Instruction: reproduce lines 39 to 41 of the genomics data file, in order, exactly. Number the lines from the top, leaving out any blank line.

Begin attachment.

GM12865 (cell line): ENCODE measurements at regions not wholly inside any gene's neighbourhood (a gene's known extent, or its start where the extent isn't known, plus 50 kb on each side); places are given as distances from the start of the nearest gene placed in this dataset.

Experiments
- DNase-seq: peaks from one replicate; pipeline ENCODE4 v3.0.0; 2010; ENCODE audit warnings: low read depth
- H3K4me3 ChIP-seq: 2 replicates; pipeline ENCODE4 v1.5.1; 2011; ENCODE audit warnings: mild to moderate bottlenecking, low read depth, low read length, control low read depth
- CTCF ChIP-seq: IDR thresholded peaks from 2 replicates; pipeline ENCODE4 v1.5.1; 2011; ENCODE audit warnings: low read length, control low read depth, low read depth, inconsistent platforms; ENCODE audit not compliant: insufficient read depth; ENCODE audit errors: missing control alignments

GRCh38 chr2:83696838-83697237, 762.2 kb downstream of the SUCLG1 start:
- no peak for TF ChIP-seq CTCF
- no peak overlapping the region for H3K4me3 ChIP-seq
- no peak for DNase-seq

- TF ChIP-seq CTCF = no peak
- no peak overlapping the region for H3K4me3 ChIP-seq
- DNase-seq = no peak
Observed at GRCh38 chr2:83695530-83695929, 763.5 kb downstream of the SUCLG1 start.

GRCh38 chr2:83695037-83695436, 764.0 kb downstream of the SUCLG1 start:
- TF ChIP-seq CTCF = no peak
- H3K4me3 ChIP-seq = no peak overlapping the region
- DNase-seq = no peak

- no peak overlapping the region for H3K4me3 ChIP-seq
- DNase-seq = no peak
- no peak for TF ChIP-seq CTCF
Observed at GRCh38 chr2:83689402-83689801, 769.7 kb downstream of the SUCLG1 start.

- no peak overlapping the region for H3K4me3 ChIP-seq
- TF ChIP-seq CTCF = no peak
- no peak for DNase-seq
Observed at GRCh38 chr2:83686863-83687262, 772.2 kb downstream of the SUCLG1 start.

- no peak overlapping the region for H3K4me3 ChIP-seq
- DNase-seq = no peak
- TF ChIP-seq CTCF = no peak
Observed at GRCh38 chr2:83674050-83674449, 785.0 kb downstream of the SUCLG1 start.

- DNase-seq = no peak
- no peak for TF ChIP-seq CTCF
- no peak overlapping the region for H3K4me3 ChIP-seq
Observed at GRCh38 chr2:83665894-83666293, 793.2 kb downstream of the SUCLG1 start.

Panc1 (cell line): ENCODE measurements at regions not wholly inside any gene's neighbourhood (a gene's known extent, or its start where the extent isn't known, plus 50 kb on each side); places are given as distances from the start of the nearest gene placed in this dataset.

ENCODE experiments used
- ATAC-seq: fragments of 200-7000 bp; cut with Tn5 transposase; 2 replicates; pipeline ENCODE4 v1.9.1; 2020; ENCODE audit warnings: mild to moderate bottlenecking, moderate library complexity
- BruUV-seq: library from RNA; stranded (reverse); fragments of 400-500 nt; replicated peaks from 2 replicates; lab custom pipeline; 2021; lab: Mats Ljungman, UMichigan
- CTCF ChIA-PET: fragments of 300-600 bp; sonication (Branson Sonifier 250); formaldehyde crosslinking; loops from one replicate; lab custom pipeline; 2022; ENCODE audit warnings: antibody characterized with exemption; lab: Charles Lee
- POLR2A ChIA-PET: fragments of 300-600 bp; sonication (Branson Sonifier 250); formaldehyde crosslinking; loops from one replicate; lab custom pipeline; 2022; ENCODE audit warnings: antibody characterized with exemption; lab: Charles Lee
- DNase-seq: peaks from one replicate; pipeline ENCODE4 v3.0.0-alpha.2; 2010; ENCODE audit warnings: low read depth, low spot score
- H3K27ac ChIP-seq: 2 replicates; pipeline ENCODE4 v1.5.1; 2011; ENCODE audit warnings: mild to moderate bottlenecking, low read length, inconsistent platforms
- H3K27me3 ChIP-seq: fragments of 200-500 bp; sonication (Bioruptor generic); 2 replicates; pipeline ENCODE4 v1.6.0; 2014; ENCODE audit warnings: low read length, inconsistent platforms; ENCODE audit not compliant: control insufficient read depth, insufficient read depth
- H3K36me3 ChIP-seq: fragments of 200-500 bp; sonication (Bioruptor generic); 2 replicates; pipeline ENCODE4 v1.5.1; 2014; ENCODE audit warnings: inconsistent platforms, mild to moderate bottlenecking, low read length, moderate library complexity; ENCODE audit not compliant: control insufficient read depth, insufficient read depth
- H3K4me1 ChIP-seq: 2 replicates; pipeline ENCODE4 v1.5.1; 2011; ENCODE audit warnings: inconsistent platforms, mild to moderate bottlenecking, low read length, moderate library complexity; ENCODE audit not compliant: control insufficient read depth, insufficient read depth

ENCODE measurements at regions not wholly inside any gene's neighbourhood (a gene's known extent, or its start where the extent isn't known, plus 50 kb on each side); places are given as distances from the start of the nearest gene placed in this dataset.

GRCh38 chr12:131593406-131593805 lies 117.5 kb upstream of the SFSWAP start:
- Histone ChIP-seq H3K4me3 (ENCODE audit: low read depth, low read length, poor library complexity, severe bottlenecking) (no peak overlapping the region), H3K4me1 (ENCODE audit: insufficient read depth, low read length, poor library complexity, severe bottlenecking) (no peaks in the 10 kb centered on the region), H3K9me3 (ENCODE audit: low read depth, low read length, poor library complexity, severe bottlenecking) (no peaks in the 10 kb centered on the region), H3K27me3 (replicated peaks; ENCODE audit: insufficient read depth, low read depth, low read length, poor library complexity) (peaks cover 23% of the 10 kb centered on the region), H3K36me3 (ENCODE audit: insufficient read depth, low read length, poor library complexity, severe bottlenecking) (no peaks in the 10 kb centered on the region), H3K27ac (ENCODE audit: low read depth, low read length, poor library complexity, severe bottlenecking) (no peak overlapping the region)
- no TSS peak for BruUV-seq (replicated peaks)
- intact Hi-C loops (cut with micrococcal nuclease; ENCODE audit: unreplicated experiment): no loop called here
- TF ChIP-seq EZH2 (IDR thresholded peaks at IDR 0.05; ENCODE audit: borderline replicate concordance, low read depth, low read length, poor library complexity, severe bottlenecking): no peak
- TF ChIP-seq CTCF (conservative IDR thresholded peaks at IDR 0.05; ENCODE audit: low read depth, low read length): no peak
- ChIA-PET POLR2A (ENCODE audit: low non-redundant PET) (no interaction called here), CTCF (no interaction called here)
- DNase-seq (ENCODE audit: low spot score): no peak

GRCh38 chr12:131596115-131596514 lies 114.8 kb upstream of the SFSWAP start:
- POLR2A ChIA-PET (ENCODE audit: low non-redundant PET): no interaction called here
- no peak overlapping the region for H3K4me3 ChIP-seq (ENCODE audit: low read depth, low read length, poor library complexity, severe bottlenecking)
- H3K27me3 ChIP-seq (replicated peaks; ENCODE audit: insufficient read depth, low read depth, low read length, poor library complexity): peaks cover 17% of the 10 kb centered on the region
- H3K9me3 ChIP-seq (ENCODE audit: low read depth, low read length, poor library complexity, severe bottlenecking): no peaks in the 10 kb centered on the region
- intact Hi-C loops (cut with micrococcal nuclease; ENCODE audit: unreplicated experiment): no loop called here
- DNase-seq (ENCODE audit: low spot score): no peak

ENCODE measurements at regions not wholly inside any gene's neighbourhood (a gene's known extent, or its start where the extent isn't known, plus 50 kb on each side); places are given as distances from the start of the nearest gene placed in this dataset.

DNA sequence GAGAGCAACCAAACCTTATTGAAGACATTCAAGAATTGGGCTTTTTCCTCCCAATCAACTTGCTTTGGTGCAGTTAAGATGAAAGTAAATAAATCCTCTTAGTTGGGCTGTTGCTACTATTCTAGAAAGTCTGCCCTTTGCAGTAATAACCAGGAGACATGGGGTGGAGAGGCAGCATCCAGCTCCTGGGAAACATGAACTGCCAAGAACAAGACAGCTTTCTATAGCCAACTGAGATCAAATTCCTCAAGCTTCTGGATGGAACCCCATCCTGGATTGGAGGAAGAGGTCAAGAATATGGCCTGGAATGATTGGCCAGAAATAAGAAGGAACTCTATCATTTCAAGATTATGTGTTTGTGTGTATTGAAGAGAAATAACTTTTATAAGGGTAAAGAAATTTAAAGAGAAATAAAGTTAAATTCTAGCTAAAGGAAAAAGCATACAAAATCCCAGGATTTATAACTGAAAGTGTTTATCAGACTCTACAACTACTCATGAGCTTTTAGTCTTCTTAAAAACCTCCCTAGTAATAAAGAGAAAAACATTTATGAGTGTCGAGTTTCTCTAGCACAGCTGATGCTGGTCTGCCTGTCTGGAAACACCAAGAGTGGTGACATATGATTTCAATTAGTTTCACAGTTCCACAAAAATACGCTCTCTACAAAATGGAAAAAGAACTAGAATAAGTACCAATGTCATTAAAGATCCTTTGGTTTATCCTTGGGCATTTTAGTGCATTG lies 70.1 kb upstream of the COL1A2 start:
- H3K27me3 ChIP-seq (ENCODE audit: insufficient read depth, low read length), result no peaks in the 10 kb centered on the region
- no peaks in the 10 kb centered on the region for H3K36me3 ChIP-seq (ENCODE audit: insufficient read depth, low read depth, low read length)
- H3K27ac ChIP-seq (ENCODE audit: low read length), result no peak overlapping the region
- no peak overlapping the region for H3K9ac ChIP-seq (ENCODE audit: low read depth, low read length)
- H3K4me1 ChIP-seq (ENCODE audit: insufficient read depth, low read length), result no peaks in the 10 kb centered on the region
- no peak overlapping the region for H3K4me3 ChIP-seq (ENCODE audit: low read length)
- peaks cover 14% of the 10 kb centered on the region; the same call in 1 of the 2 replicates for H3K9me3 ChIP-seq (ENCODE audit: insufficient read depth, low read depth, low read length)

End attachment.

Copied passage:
- POLR2A ChIA-PET: fragments of 300-600 bp; sonication (Branson Sonifier 250); formaldehyde crosslinking; loops from one replicate; lab custom pipeline; 2022; ENCODE audit warnings: antibody characterized with exemption; lab: Charles Lee
- DNase-seq: peaks from one replicate; pipeline ENCODE4 v3.0.0-alpha.2; 2010; ENCODE audit warnings: low read depth, low spot score
- H3K27ac ChIP-seq: 2 replicates; pipeline ENCODE4 v1.5.1; 2011; ENCODE audit warnings: mild to moderate bottlenecking, low read length, inconsistent platforms